Hotel Sorrento

Hotel Sorrento
By Hannie Rayson. Bankstown Theatre Company. August 26 – September 4, 2011.

As Bankstown Theatre Company (formerly Bankstown Theatrical Society) adjust to their terrific new black box theatre at Bankstown Arts Centre, their second production in the new venue sees them returning to a play for the first time in many years. Given the nature of their new home, and the conversion of Bankstown Town Hall into a library, one imagines that the company’s immediate future lies very much in plays and intimate musicals.

With Hotel Sorrento, they are off to a promising dramatic start. Arthur Pickering’s multi-location set design allowed for instantaneous cinematic flow between the play’s numerous short scenes, which the cast mostly used to great advantage (a few entrances could have been marginally slicker). Working on that set, Diane Crease’s direction made effective use of the several acting spaces, while tight lighting isolated the acting areas well.

The performances in this exploration of the relationship of three sisters, united after many years in their small-town coastal home, are generally strong in this engaging production. Standouts for me include family members Janet Cairncross as Hilary and Melissa Goman as Pippa, extremely credible as two of the sisters, 17 year-old Ben Bennet as Hilary’s son Troy, an extraordinarily focused young actor, and Vince Cairncross, totally natural as the aging father.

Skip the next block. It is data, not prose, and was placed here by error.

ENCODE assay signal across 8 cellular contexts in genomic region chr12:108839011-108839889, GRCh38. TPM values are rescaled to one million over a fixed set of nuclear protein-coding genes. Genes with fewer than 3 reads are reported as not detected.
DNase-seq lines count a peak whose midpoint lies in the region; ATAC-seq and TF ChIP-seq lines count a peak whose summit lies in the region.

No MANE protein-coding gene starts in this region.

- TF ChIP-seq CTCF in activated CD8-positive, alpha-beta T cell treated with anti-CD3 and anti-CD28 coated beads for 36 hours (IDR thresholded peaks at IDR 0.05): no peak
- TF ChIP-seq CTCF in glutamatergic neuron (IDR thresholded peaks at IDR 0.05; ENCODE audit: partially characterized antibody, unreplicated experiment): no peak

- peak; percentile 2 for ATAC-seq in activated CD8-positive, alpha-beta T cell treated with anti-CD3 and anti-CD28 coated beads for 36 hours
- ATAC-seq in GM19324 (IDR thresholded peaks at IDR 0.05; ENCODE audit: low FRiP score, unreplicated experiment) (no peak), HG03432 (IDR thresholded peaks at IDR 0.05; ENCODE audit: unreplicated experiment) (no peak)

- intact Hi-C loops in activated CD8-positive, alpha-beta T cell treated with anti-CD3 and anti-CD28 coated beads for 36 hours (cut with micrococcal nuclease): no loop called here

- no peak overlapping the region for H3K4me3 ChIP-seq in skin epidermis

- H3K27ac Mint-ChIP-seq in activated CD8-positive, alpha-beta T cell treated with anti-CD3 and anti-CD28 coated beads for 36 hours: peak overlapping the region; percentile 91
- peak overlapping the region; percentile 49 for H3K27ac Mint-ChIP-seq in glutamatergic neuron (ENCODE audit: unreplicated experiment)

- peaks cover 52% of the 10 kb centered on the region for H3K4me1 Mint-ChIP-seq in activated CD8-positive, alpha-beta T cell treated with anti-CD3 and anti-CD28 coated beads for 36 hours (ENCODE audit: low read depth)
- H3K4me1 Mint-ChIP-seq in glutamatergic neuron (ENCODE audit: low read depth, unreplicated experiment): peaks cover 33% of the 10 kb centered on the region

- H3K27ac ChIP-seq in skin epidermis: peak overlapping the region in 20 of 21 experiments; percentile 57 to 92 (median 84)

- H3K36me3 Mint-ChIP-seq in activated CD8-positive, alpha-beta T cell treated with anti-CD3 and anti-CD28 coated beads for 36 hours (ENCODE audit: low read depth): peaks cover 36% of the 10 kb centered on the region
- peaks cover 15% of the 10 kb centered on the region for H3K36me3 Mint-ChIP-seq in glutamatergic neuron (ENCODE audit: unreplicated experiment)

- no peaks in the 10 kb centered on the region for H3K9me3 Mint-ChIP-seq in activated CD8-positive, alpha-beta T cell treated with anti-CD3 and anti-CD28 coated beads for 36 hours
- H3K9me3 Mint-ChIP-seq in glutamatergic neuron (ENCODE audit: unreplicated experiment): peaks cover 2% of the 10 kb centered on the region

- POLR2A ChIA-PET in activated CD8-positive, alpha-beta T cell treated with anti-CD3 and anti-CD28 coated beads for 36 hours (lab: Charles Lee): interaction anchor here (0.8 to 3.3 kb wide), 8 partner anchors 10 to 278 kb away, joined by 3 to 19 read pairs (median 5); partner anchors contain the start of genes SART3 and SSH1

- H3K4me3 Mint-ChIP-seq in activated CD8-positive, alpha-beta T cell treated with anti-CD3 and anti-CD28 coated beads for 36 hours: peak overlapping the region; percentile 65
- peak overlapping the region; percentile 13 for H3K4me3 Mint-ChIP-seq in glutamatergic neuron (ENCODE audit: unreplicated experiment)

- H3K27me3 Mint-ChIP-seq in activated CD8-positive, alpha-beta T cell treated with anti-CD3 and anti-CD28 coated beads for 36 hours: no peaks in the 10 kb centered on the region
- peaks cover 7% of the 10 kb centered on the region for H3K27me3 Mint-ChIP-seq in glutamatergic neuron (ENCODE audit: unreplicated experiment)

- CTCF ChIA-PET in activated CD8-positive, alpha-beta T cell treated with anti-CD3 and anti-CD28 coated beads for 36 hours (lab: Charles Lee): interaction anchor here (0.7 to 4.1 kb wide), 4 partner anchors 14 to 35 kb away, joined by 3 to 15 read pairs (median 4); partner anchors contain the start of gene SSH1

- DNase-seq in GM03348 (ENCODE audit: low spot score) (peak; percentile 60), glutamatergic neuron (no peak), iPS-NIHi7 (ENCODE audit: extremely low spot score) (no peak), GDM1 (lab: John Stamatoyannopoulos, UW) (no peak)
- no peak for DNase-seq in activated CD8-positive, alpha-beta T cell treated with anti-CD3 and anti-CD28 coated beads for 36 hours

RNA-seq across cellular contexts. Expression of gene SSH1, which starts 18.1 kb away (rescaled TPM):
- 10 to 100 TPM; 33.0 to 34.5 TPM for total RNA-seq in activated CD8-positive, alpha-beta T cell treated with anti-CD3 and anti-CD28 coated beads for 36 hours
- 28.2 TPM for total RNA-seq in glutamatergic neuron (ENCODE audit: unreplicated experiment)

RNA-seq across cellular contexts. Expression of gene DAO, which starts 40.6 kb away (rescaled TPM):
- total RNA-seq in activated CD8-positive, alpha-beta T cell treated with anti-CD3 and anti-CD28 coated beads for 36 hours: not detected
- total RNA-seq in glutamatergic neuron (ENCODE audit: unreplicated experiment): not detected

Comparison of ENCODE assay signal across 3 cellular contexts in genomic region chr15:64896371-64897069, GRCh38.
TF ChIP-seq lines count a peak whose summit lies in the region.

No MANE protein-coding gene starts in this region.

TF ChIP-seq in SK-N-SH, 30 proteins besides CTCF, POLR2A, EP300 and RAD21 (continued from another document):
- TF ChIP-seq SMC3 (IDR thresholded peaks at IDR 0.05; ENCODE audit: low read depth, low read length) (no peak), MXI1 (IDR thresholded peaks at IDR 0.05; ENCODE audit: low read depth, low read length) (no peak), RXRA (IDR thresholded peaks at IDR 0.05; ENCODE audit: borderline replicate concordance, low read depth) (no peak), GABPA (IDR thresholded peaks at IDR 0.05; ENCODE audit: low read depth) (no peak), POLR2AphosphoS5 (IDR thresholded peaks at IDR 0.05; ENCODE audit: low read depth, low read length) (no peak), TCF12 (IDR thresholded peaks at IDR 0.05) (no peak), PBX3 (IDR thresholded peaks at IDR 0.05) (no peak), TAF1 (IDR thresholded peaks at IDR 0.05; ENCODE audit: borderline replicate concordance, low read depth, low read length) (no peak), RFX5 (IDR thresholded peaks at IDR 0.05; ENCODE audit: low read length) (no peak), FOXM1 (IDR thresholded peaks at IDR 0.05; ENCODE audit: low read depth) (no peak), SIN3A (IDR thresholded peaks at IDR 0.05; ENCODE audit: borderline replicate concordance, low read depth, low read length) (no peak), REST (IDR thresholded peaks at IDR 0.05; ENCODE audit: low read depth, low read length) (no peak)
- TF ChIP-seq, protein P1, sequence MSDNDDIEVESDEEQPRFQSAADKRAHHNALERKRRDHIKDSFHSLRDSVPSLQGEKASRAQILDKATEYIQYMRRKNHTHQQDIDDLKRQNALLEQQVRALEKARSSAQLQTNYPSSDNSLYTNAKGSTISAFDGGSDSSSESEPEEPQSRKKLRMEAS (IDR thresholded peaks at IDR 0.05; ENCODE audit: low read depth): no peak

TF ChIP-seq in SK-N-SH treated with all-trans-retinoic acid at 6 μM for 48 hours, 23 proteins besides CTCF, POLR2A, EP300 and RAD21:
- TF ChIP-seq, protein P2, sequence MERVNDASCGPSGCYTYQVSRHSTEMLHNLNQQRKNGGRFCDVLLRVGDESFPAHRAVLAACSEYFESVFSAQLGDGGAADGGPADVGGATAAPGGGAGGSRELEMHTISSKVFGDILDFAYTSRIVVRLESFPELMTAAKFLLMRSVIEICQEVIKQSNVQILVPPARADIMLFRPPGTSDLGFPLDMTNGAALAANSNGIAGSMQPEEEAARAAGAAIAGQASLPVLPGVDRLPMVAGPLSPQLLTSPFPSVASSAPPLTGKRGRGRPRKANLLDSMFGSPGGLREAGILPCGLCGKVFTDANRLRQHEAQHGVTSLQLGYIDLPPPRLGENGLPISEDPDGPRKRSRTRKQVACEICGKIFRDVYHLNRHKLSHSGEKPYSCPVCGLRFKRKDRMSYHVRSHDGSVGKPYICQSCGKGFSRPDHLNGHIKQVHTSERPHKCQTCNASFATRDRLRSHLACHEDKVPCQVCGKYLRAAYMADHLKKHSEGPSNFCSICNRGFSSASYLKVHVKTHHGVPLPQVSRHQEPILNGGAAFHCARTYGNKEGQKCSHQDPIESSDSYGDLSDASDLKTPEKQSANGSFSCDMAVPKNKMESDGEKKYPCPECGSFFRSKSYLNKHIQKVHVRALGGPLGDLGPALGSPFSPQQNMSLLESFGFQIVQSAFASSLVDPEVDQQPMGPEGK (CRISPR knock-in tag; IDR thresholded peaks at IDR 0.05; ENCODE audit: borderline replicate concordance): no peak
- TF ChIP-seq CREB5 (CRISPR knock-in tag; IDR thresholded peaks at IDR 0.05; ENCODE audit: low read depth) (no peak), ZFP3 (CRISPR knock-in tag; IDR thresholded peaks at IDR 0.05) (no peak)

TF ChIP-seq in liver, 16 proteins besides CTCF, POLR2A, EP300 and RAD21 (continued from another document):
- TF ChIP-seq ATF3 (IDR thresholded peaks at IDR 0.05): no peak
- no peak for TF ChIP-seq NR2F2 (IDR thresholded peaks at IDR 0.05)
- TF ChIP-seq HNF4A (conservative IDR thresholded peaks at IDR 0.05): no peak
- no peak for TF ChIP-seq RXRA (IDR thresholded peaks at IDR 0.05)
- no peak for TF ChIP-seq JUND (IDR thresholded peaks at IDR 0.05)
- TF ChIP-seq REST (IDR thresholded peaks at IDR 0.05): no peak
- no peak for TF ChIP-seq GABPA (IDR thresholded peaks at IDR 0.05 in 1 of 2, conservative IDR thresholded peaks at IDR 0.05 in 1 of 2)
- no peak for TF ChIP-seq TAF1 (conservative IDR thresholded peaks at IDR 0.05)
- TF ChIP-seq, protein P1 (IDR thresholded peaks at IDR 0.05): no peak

I don’t care for the additional dramatic frame, where two external characters are drawn into the action, largely to provide an agent provocateur, but Catherine Simpson and Christopher Griffith perform strongly even if the device feels rather dated and artificial.

Simon Fry’s long suffering English character Edwin draws real audience sympathy, though Pauline Gardner’s performance as his wife Meg, the third sister, never feels quite natural.

Bankstown’s flexible, intimate new venue makes for a pleasant, engaging audience experience, which the re-named, re-homed company is establishing very effectively.

Neil Litchfield.

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